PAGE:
The MCICE Cochlear Implant Intensive Summer Program is available for children who have received or will receive a cochlear implant, and focuses on developing auditory, speech, and language skills! Donate today at the link below to provide children with this wonderful opportunity!
This is a list of specially compiled resources to look through regarding communication delays and activities for children. This handout was created by Karen Bien, a student in the Speech-Language Pathology Master's program at the University of Maryland. A downloadable version is available here: https://umd.box.com/s/pcyxdxtovnwpya5r8xt5sxycj5suwmxn
This handout provides a quick answer to a common question many parents ask. Take a look at the speech sound development chart for different sounds! Use the suggestions provided to support your child with articulation and consult a speech-language pathologist if you have further concerns. This handout was created by Brittany Beckford, a student in the Speech-Language Pathology Master's program at the University of Maryland. A downloadable version is available here: https://umd.box.com/s/qwdjk8zudy1l3qqav7ehcfivv4222r5k
Story telling is a powerful skill in which even children as young as preschool age can share their experiences. They can also retell an event from their favorite book or movie. The ability to tell an oral narrative is associated with academic achievement. Drel Guce, a student in the Speech-Language Pathology Master's program at the University of Maryland, explains how you can help your child tell a complete narrative. Encourage your child to tell you a story about an event and use props for support.
This video provides helpful suggestions for getting a child to initiate requests verbally. Techniques demonstrated in this video include enticement, sabotage, and expansion. These are techniques commonly used by speech-language pathologists. The child must communicate the word or short phrase in order to receive the action. These techniques can be easily incorporated into play. This video was created by Kayla Dunn, a student in the Speech-Language Pathology Master's program at the University of Maryland.
Below you will find a video containing a description and example of four different speech and language techniques we use in therapy to promote language. Try these next time you are playing with your kids, or are eating dinner with the family!
Abajo encontrarás un video que contiene una descripción y ejemplo de cuatro diferente técnicas del habla que usamos en terapia para promover el lenguaje. ¡Pruébelos la próxima vez que juegue con sus hijos, o cene con la familia!
This video was created by Sandra Guevara, a student in the Speech-Language Pathology Master's program at the University of Maryland.
Book reading should entail lots of back and forth interaction between you and your child. This interaction will promote further language development. Reading reinforces concepts that young children are learning about in the world. Try setting aside a time to read with your child everyday. You can make it fun by having your child choose the book. Ashley Booterbaugh, a student in the Speech-Language Pathology Master's program at the University of Maryland created this detailed demonstration of interactive book reading.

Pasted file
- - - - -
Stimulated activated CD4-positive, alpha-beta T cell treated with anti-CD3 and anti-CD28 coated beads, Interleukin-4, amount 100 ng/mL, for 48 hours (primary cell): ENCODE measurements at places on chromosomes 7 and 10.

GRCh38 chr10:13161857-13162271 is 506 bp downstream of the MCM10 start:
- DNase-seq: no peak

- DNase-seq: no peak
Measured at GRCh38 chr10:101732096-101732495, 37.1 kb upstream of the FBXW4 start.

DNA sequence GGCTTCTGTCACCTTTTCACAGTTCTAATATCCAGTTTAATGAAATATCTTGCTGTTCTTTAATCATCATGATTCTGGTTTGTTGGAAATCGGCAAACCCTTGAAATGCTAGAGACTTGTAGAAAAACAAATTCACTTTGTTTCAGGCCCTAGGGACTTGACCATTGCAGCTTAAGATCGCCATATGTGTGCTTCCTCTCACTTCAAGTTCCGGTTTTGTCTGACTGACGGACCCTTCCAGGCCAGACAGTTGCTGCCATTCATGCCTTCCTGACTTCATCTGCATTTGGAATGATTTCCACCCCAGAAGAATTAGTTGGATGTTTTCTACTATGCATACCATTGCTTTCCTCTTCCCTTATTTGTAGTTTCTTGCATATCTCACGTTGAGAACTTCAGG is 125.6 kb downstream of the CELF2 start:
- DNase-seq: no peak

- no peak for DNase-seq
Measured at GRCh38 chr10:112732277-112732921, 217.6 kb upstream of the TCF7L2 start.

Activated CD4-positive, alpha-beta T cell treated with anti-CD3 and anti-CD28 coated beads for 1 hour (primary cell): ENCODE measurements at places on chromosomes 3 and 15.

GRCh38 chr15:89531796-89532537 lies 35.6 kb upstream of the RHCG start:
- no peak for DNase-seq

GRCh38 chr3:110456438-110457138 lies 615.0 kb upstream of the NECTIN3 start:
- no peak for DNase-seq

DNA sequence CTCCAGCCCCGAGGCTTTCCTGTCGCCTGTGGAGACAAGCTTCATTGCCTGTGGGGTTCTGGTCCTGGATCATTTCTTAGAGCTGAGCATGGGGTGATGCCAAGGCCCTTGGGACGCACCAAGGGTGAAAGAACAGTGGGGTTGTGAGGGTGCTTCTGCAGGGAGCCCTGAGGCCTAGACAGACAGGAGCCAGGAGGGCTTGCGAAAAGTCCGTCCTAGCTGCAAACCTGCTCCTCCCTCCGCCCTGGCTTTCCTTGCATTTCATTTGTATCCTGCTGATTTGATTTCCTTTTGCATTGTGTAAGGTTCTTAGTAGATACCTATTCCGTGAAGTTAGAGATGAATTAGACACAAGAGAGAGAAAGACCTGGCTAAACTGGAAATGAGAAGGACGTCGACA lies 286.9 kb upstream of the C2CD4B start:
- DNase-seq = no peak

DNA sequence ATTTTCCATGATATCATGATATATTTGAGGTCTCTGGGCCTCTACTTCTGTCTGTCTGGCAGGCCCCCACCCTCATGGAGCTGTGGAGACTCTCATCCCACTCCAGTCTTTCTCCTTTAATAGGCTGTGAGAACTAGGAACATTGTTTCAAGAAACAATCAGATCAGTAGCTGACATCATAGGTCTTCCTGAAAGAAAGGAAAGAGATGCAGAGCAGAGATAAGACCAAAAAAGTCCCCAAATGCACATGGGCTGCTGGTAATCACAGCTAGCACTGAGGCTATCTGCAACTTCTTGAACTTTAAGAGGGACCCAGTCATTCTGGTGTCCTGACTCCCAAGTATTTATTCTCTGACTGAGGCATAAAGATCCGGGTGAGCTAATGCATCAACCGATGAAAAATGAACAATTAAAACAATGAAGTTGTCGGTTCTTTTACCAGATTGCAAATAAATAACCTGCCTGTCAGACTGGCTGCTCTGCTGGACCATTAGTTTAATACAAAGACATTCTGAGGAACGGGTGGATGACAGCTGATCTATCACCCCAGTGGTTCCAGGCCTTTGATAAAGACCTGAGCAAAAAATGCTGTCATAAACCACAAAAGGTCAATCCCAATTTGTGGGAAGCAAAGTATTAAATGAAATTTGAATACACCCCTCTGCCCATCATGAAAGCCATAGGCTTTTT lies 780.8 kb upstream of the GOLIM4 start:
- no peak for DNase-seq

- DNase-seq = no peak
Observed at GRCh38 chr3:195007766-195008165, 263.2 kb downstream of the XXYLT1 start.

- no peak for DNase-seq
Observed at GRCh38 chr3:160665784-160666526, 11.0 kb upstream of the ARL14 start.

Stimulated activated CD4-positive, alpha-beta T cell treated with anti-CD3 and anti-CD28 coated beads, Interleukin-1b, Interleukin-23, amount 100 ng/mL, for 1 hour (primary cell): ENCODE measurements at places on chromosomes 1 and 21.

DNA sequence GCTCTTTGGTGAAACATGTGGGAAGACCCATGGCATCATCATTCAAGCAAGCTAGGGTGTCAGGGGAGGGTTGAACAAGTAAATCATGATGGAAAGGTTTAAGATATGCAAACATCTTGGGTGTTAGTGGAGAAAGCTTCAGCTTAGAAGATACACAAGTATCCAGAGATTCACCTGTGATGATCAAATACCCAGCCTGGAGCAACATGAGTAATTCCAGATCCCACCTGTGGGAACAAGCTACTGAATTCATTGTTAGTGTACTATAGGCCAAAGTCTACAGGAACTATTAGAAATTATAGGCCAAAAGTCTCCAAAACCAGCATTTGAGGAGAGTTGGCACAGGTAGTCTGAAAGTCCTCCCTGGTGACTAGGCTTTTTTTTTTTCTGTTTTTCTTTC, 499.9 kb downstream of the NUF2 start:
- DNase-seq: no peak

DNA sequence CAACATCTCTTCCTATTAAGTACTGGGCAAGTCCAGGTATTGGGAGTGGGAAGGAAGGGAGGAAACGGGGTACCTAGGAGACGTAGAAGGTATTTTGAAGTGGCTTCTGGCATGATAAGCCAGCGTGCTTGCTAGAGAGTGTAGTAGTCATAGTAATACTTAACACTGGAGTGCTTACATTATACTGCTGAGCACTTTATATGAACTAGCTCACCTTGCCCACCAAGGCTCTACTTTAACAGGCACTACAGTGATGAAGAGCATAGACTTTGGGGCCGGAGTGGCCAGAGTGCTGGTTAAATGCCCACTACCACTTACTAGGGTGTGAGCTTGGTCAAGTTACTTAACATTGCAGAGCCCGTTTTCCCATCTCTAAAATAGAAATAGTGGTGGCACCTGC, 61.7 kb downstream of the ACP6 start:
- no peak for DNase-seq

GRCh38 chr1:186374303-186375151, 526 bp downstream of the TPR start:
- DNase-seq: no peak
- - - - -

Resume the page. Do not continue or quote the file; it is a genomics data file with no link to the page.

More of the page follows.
This is a video demonstrating how non-verbal children can initiate a request using picture cards. It is important to create picture cards of the child’s preferred objects, place the preferred objects in a see-through container that the child cannot open, and only present a few picture cards at a time. In order for the request to be effective and complete, the child must place the card into the communication partner’s hand. Once the child has completed the request, reinforce the communicative act and reward him/her with the preferred object. This video was created by Lauren Eisner, a student in the Speech-Language Pathology Master's program at the University of Maryland.
There’s more to reading than understanding words on a page. Children also have to learn about books and text and how we can use them to learn about the world around us. Print knowledge refers to what children know about the forms and functions of written language (i.e., reading and writing). Print knowledge is a foundational skill for learning to read. Young children begin developing these skills even before they enter school. Take a look at this demonstration from Christina Bloomquist, a graduate student at the University of Maryland!
Aspects of print knowledge include: 1) book and print organization, 2) print meaning, 3)letter knowledge, and 4) word knowledge. Book and print organization refers to the ways in which print is organized in various texts. Print meaning refers to the knowledge of the functions of print as a communication device. Letter knowledge encompasses the knowledge of the distinctive features and names of individual letters. Word knowledge refers to the knowledge of words as units of print that correspond to spoken language.